Tuesday 21 May
Aeluropus (Aeluropus lagopoides)
What’s the World’s Favourite Species?Find out here.
Aeluropus fact file
- Find out more
- Print factsheet
Aeluropus lagopoides is a creeping perennial grass with grey-green, lance-shaped leaves, which grow along the stem in two opposite rows (2) (3) (4). The rigid leaves are folded lengthways (2) (4), with hairs covering the surface (4). Aeluropus lagopoides has widely-spreading rhizomes which enable the plant to form thick mats (3) (4), and it produces dense, spherical inflorescences consisting of small clusters of ‘spikelets’ at the head of the stem (2) (3) (4).
- Stem length: 5 - 30 cm (2) (3)
- Leaf length: 0.5 - 4 cm (3) (4)
- Leaf width: 0.2 - 0.4 cm (3) (4)
- Inflorescence length: 2 cm (4)
Aeluropus lagopoides has many adaptations that enable itto exist in high-salinity habitats that are uninhabitable to many other plant species. The plant itself has a very low salt content (7), and it is able to expel the salt it gains from the highly saline soil through glands on the leaves (4) (6) (7). The small waxy leaves and strong root network also help this species to survive in stressful salty environments (6), especially throughout the summer months when there is a three-fold increase in soil salinity (7) (8).
A perennial species, Aeluropus lagopoides produces flowers throughout the year (4). It propagates vegetatively by underground roots called ‘rhizomes’ after monsoon rains, which produce roots and shoots identical to the parent plant (6) (7). Sexual reproduction also occurs in Aeluropus lagopoides, with numerous seeds and flowers produced between April and October (7) (8).Top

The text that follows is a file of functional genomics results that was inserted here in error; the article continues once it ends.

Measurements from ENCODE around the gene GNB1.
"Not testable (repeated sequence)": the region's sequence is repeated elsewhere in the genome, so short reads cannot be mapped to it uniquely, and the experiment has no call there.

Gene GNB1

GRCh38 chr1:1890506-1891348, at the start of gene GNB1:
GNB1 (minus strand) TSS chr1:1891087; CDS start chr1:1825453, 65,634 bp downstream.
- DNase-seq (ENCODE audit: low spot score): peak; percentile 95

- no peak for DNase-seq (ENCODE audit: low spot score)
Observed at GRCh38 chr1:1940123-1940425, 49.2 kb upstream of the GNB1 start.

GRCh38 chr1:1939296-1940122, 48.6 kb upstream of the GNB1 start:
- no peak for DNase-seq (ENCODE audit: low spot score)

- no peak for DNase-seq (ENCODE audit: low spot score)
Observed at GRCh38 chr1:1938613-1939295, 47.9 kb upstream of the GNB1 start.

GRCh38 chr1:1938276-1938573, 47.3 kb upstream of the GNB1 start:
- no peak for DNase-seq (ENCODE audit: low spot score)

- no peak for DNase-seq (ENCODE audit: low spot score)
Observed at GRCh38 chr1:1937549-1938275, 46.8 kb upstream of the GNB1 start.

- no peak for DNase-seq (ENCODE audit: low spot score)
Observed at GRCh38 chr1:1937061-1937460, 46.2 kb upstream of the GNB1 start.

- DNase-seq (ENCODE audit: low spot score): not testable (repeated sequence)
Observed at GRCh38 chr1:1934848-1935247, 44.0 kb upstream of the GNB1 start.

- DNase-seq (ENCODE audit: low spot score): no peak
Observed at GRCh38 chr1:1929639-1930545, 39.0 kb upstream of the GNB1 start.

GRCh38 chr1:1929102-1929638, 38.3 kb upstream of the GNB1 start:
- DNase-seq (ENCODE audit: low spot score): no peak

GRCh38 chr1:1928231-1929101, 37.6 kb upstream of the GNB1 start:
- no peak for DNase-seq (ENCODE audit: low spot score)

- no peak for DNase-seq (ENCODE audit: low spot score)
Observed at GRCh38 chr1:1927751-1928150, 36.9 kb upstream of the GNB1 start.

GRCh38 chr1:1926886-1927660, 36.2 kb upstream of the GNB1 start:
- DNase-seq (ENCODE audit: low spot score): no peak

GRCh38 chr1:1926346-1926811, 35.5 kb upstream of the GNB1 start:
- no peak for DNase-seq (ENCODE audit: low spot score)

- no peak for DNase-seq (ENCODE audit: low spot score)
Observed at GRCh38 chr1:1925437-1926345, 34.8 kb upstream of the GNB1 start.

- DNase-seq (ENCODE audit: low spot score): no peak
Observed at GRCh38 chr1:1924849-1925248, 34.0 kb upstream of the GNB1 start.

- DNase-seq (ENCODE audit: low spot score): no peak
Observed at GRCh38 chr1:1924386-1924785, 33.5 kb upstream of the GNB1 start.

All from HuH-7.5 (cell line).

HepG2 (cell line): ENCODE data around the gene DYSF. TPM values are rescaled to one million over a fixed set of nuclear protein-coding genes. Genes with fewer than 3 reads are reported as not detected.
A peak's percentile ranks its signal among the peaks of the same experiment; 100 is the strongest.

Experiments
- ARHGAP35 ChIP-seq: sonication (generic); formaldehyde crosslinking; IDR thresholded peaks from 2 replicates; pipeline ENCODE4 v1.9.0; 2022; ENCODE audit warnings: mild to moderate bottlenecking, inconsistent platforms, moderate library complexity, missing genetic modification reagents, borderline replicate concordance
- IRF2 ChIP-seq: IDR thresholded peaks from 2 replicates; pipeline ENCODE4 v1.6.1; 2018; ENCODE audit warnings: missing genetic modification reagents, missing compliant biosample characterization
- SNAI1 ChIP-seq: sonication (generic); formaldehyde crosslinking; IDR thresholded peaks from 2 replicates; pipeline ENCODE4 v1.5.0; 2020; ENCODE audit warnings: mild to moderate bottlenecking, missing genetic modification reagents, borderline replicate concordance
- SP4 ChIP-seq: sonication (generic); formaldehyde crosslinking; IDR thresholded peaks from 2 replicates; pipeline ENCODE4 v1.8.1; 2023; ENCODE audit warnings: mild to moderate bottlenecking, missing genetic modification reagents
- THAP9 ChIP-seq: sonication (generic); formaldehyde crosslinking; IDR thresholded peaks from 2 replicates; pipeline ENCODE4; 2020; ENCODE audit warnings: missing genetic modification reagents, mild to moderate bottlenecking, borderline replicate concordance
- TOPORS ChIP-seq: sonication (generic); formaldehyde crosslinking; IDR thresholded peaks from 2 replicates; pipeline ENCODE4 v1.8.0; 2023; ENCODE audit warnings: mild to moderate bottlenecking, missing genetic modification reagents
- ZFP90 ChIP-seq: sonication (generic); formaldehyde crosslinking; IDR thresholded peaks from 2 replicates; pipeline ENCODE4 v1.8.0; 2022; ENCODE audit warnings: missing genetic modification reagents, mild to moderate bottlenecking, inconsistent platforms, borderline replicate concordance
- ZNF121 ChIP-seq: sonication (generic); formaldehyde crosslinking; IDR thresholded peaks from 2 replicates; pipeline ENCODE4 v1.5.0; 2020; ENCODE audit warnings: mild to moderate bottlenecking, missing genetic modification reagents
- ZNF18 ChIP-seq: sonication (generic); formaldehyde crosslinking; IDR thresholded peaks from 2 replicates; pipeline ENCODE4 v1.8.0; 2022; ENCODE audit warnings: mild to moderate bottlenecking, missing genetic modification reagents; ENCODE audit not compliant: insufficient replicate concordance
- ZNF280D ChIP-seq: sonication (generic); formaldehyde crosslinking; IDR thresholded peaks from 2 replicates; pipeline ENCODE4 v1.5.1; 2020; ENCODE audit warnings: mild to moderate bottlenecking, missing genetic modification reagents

Aeluropus lagopoides has a large range, which spans southeast Europe, North Africa from Morocco to Somalia, the Middle East and the Arabian Peninsula, and central Asia, including India and Pakistan (3) (5).Top
Aeluropus lagopoides inhabits damp, saline soil (2) (4) on the fringes of salt-marshes and sulphurous springs, as well as on waste land and areas previously used for cultivation (5). In these areas it is usually the dominant plant species (2) (6).Top
Aeluropus lagopoides has yet to be classified by the IUCN.Top
Threats to Aeluropus lagopoides include being grazed by livestock during times of low food availability (2) (4). However, little else is known about other potential threats to this species. It is considered to be locally common in the United Arab Emirates (4).Top
There are not known to be any specific conservation measures currently in place for Aeluropus lagopoides.Top
Find out more
Find out more about grass species:
Royal Botanic Gardens, Kew - GrassBase: